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8 tips for serving wine at Thanksgiving | NW Wines

Ice wine grapes, in the Niagara Peninsula, Canada. Ice wine is a type of dessert wine produced from grapes that have been frozen while still on the vine.                           - Dominic Rivard / Courtesy
Ice wine grapes, in the Niagara Peninsula, Canada. Ice wine is a type of dessert wine produced from grapes that have been frozen while still on the vine.
— image credit: Dominic Rivard / Courtesy

By Andy Perdue and Eric Degerman

Thanksgiving is not far away, and a key part of a successful and festive feast is making sure the right wines are on your table.

Between roasting a turkey and mashing potatoes, Thanksgiving can be a stressful meal for the host, so not having to worry about the wine will be a relief.

With that in mind, here are eight wine tips for making Thanksgiving a successful event.

— No. 1: Begin with bubbles. Sparkling wine is perhaps the most versatile of food wines, and fortunately for us, plenty of good bubbly is made in the Pacific Northwest. We suggest starting off your Thanksgiving feast with a celebratory toast. As a bonus, it will pair beautifully with most of the food on the table.

— No. 2: Got (enough) wine? Be sure to have plenty of wine. Caterers will tell you to budget a half-bottle of wine per person. That might be a bit much, but a gathering of family and friends is a great time to share the wines you’ve selected for the meal. If you have several half-empty bottles by the end of the meal, it’s easy enough to put a cork in them and enjoy the next day with the rest of the leftovers.

— No. 3: Think pink. Rosés are deliciously bright and bursting with fruit aromas and flavors. Dry rosés in particular pair beautifully with turkey, mashed potatoes, salads and many other dishes on the table. Avoid white Zinfandel, which is little more than California Kool-Aid, and stick with a dry to slightly off-dry rosé.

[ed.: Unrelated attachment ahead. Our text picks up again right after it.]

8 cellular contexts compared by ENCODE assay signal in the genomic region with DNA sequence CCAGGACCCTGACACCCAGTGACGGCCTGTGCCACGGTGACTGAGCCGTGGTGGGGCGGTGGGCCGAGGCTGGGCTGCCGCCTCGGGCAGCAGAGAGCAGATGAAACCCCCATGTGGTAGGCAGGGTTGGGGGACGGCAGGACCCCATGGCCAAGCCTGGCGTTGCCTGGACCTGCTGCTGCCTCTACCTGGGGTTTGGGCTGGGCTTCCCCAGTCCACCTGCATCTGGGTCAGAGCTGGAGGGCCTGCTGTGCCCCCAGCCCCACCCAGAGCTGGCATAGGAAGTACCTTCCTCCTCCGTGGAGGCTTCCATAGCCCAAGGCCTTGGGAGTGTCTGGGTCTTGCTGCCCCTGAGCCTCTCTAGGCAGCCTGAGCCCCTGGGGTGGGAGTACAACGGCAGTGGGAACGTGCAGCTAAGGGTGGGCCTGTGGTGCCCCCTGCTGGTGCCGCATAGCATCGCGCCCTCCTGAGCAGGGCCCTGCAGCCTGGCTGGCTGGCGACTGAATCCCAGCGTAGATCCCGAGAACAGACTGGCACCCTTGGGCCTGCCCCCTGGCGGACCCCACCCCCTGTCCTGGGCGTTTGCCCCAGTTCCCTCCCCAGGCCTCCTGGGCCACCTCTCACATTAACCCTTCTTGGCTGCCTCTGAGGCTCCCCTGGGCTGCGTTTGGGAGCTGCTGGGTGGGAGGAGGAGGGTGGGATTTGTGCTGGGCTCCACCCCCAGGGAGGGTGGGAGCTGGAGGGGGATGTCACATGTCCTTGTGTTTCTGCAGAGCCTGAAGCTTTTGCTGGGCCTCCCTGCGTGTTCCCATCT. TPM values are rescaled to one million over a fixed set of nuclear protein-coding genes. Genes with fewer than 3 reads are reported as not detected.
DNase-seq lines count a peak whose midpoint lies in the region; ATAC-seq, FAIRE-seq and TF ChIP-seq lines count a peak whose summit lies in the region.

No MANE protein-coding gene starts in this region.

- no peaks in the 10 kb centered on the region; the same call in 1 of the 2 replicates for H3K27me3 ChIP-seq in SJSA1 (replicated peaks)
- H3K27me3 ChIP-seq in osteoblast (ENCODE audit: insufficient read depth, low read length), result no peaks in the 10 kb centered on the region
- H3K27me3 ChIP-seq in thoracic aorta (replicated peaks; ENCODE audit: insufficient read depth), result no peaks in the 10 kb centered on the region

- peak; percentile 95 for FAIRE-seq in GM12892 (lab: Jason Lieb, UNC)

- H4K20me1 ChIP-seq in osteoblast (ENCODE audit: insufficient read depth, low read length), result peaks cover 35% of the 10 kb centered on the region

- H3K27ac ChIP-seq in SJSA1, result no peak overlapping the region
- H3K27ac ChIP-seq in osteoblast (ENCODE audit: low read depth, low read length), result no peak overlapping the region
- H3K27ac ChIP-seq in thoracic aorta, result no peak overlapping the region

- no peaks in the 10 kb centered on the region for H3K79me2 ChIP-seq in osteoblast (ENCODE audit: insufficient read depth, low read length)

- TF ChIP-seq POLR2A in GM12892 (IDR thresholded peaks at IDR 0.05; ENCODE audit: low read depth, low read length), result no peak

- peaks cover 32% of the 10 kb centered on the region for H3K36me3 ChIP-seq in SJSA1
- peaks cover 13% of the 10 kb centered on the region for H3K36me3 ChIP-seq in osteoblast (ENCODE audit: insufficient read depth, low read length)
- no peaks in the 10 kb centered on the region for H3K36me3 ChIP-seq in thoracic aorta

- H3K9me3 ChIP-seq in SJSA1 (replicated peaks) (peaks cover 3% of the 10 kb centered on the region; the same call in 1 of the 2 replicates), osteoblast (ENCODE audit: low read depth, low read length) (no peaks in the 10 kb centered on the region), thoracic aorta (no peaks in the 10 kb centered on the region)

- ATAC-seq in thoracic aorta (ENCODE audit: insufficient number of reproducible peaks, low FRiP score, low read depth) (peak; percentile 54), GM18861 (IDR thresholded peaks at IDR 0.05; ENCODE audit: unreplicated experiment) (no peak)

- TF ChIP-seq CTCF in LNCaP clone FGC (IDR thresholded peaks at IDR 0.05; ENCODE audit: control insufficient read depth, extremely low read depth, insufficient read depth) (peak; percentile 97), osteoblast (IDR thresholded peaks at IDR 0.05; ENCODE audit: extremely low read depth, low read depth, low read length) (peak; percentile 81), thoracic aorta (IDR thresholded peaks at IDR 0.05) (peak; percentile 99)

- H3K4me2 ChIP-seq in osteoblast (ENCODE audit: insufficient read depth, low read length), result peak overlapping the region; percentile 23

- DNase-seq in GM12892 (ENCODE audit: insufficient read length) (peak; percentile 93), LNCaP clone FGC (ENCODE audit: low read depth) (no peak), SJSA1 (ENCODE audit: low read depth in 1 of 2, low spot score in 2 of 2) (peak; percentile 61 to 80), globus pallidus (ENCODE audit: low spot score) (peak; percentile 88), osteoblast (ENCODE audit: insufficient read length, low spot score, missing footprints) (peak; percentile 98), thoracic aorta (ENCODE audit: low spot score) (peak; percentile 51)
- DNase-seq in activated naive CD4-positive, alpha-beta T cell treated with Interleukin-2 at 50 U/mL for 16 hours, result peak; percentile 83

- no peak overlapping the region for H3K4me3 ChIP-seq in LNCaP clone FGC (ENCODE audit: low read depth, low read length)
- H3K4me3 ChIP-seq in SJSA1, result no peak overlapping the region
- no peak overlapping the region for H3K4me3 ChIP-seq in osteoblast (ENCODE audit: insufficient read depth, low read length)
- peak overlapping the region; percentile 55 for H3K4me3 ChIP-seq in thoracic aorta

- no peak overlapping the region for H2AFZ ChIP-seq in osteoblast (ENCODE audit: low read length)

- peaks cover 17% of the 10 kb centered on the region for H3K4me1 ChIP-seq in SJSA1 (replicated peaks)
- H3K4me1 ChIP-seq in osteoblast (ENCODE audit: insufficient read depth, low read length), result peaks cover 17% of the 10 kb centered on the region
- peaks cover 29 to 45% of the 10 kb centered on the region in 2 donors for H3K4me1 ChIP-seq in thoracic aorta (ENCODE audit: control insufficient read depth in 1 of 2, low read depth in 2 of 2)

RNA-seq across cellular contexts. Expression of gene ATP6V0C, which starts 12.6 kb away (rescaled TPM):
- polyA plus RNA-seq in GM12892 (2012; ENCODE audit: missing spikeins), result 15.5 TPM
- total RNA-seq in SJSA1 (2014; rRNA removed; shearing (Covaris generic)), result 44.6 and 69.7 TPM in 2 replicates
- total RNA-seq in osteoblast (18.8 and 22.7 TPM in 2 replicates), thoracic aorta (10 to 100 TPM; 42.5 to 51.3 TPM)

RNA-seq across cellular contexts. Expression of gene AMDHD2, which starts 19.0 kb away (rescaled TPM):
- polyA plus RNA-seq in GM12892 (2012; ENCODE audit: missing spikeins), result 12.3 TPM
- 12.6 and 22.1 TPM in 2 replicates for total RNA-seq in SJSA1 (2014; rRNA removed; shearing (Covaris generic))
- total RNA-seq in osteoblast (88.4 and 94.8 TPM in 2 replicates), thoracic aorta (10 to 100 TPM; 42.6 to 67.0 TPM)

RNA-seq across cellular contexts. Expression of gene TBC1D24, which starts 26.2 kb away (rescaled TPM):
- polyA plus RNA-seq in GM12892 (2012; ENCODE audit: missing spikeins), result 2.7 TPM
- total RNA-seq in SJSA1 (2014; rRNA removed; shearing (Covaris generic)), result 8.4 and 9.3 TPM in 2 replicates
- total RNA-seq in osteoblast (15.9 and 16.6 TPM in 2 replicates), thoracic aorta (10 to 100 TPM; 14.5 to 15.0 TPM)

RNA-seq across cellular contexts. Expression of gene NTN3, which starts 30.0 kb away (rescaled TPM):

— No. 4: Spice up life with variety. If a lot of family and friends are coming over for Thanksgiving dinner, you will have a lot of different palates around the table. Thus, try to provide many styles of wine. For reds, consider Pinot Noir or Sangiovese, both of which are versatile food wines. For whites, Riesling or Gewürztraminer can be enjoyed by occasional wine drinkers, while Chardonnay is America’s favorite wine and has broad appeal.

— No. 5: Put the cork in the Cab. Cabernet Sauvignon is the king of wines and the wine of kings, but it probably won’t pair well with much on your Thanksgiving table. It’s often a bold and tannic wine that will be better enjoyed with beef, so save it for your Christmas roast.

— No. 6: In with the new. Are you saving an older red wine for a special occasion? Keep it in your cellar for a bit longer. Older wines are often delicate, and their nuances will be lost amid the din of a Thanksgiving meal. A special older wine should be the focus of a meal that is built around it. Instead, purchase newer wines with young, fresh flavors that will make this happy meal even more joyous.

— No. 7: Get bogged down. Most wine snobs turn their noses up at fruit wines, but you’ll need to trust us on this one: cranberry wine. A few Northwest wineries make cranberry wine from fresh coastal fruit (Westport, Heymann, Cranberry Road are three in Washington). They tend to be a bit sweet, and they go amazingly well with the Thanksgiving meal. You owe it to yourself to give this a try.

— No. 8: Go sweet or go home. What are you serving for dessert? Pumpkin pie? Apple pie? Regardless, your dessert wine should be sweeter than the dish or they will clash. We suggest a British Columbia ice wine, one of the great wines in the world. Can’t get to B.C. or afford $50 for a half-bottle? There are plenty of choices south of the border (Kiona and Chateau Ste. Michelle are just two). You’ll get roughly eight little pours out of a bottle, so plan accordingly.

— Andy Perdue and Eric Degerman are the editors of Wine Press Northwest (www.winepressnw.com).

 

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